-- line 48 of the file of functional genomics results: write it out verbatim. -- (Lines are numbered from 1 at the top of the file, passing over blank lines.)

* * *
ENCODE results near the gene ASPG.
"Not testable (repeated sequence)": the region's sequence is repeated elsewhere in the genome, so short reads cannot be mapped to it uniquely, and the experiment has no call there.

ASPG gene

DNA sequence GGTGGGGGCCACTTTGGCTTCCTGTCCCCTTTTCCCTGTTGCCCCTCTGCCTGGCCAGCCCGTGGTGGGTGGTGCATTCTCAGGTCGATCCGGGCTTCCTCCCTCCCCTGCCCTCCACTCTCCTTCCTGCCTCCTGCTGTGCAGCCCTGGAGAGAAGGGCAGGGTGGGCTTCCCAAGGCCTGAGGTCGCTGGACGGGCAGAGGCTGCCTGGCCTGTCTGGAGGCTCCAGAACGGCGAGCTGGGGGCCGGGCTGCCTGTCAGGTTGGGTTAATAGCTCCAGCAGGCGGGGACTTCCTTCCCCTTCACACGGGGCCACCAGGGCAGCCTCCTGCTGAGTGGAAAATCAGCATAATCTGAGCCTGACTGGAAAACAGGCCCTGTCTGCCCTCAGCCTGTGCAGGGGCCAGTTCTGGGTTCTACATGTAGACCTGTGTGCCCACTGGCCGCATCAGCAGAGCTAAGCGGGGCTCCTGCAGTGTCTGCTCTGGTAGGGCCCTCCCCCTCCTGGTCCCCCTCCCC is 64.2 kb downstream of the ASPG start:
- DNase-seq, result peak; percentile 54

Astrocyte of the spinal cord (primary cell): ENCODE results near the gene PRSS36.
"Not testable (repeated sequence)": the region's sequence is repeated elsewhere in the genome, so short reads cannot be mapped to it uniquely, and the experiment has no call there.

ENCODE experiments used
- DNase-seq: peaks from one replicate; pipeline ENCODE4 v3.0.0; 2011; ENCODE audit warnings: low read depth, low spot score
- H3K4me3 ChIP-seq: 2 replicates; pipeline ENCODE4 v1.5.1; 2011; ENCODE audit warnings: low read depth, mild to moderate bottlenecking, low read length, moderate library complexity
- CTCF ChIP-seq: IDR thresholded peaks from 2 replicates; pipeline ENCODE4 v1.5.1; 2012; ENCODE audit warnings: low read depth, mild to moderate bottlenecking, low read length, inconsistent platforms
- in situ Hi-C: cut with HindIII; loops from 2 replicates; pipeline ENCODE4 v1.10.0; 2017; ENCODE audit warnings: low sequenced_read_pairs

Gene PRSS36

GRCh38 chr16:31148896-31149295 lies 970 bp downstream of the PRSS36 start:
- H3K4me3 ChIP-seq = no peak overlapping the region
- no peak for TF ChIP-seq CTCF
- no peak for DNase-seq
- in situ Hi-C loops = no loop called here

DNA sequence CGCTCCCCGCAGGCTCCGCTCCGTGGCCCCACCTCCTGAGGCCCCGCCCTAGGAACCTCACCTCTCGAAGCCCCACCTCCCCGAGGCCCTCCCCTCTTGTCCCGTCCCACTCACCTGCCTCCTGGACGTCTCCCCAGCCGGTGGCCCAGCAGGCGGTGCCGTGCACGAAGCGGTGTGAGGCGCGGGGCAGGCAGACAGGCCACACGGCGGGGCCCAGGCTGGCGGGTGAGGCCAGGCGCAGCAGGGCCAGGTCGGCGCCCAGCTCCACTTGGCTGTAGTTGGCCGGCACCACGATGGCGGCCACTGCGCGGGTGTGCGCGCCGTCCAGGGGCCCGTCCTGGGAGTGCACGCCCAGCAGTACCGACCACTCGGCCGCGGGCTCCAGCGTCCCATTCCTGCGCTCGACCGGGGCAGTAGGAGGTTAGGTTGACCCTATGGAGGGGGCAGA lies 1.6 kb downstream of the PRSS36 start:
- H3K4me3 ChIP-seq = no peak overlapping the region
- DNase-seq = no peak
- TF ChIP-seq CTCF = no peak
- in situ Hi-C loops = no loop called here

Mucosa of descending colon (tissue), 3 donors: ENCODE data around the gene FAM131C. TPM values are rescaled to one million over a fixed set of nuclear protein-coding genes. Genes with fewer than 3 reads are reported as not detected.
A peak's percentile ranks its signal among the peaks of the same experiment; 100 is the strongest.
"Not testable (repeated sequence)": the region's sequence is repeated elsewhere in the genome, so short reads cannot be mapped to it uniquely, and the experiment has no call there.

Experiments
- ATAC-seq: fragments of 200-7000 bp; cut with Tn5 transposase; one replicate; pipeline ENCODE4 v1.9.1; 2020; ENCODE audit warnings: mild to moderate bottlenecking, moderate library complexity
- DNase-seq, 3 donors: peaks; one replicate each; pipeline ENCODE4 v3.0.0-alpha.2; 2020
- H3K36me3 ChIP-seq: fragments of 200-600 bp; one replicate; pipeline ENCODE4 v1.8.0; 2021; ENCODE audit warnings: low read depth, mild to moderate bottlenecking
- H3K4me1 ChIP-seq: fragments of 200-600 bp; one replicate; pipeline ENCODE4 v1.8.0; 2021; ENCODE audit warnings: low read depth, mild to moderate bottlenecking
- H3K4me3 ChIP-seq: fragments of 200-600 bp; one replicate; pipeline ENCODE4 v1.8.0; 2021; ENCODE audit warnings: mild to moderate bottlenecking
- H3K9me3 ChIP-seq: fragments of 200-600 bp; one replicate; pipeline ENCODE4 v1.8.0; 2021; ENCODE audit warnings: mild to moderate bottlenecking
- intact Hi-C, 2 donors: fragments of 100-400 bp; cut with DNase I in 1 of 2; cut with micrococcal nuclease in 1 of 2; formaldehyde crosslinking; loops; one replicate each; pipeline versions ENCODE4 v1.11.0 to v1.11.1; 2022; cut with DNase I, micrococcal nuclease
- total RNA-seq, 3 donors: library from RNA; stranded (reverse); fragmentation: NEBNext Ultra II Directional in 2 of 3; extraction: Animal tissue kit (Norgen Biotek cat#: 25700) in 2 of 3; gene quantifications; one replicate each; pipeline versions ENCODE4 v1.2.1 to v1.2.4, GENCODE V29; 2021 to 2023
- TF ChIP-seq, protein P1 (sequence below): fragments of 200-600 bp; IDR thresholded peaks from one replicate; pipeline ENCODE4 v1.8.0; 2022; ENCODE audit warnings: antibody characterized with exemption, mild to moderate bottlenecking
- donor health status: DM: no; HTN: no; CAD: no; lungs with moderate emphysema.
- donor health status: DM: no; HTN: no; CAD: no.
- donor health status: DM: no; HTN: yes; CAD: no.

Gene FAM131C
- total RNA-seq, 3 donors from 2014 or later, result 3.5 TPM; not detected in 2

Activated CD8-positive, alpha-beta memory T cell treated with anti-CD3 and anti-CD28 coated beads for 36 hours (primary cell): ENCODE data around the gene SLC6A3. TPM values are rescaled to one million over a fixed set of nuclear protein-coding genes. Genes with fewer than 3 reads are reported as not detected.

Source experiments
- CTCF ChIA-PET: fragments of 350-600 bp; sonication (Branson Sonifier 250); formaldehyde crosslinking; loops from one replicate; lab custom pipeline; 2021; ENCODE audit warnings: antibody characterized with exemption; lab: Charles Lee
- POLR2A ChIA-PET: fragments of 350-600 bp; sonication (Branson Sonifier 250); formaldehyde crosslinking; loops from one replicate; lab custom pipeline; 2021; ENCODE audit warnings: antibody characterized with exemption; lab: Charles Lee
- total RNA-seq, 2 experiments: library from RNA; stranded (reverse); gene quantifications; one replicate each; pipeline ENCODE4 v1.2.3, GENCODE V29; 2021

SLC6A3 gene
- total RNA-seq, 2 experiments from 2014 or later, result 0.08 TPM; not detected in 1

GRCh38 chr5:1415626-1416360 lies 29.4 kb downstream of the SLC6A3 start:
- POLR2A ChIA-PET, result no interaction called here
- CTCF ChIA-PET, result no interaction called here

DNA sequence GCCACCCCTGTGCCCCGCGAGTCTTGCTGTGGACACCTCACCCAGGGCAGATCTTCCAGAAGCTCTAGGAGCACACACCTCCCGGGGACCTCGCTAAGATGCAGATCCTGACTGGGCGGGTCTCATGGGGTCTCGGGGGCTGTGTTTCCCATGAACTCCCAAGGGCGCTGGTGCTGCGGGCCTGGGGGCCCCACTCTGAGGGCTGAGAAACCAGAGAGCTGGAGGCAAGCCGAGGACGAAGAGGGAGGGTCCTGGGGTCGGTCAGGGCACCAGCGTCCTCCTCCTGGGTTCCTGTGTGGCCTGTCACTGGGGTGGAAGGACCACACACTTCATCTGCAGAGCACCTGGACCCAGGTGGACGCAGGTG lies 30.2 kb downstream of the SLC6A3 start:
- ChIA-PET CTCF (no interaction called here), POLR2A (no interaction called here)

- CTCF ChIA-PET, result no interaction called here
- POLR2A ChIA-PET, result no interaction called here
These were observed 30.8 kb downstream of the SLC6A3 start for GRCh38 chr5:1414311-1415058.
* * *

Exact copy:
- total RNA-seq, 2 experiments from 2014 or later, result 0.08 TPM; not detected in 1